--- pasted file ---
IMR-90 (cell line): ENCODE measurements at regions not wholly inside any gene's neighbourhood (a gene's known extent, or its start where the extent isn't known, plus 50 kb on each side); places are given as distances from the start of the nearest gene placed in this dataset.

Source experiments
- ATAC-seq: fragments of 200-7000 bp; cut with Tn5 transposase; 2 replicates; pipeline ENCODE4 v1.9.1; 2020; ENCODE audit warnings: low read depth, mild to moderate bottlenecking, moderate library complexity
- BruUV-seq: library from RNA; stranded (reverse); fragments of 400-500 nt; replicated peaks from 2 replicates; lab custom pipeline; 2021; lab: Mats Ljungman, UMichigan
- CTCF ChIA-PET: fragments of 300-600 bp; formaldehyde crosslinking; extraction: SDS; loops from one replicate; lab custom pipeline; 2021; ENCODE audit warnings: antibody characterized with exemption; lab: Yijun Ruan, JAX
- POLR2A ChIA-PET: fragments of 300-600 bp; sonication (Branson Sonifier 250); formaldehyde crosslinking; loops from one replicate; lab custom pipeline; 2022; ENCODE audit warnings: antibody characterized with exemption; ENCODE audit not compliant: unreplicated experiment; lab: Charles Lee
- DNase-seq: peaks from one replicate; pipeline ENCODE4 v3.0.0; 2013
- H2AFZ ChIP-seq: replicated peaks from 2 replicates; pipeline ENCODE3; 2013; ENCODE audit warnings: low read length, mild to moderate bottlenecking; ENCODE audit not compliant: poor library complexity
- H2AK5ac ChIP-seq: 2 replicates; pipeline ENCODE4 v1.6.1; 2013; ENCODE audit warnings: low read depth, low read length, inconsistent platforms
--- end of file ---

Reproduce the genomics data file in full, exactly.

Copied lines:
IMR-90 (cell line): ENCODE measurements at regions not wholly inside any gene's neighbourhood (a gene's known extent, or its start where the extent isn't known, plus 50 kb on each side); places are given as distances from the start of the nearest gene placed in this dataset.

Source experiments
- ATAC-seq: fragments of 200-7000 bp; cut with Tn5 transposase; 2 replicates; pipeline ENCODE4 v1.9.1; 2020; ENCODE audit warnings: low read depth, mild to moderate bottlenecking, moderate library complexity
- BruUV-seq: library from RNA; stranded (reverse); fragments of 400-500 nt; replicated peaks from 2 replicates; lab custom pipeline; 2021; lab: Mats Ljungman, UMichigan
- CTCF ChIA-PET: fragments of 300-600 bp; formaldehyde crosslinking; extraction: SDS; loops from one replicate; lab custom pipeline; 2021; ENCODE audit warnings: antibody characterized with exemption; lab: Yijun Ruan, JAX
- POLR2A ChIA-PET: fragments of 300-600 bp; sonication (Branson Sonifier 250); formaldehyde crosslinking; loops from one replicate; lab custom pipeline; 2022; ENCODE audit warnings: antibody characterized with exemption; ENCODE audit not compliant: unreplicated experiment; lab: Charles Lee
- DNase-seq: peaks from one replicate; pipeline ENCODE4 v3.0.0; 2013
- H2AFZ ChIP-seq: replicated peaks from 2 replicates; pipeline ENCODE3; 2013; ENCODE audit warnings: low read length, mild to moderate bottlenecking; ENCODE audit not compliant: poor library complexity
- H2AK5ac ChIP-seq: 2 replicates; pipeline ENCODE4 v1.6.1; 2013; ENCODE audit warnings: low read depth, low read length, inconsistent platforms